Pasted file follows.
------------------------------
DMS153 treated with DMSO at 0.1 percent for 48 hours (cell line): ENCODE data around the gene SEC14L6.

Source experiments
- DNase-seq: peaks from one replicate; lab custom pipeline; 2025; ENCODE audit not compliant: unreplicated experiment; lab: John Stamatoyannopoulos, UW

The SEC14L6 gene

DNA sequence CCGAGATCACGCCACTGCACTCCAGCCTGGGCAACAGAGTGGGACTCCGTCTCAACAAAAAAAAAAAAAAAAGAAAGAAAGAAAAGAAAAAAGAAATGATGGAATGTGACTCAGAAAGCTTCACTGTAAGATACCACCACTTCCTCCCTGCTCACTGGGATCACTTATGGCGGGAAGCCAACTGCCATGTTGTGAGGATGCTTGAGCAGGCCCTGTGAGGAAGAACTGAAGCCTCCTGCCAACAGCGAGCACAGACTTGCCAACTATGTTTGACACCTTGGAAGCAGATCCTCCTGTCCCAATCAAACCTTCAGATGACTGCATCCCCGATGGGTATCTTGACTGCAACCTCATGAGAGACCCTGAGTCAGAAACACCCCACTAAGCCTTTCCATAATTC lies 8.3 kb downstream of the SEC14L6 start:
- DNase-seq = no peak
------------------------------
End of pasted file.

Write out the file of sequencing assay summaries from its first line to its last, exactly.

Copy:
DMS153 treated with DMSO at 0.1 percent for 48 hours (cell line): ENCODE data around the gene SEC14L6.

Source experiments
- DNase-seq: peaks from one replicate; lab custom pipeline; 2025; ENCODE audit not compliant: unreplicated experiment; lab: John Stamatoyannopoulos, UW

The SEC14L6 gene

DNA sequence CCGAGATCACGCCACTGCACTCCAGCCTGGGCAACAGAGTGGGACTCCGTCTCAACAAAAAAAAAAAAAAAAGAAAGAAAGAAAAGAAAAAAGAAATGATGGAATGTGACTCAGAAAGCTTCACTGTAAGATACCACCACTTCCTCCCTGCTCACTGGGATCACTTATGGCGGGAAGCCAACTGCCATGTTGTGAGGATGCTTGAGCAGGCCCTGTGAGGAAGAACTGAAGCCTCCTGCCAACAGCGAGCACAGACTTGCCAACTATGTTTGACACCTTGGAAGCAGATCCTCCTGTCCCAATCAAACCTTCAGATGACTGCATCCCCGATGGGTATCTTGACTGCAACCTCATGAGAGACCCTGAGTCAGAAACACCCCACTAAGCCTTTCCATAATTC lies 8.3 kb downstream of the SEC14L6 start:
- DNase-seq = no peak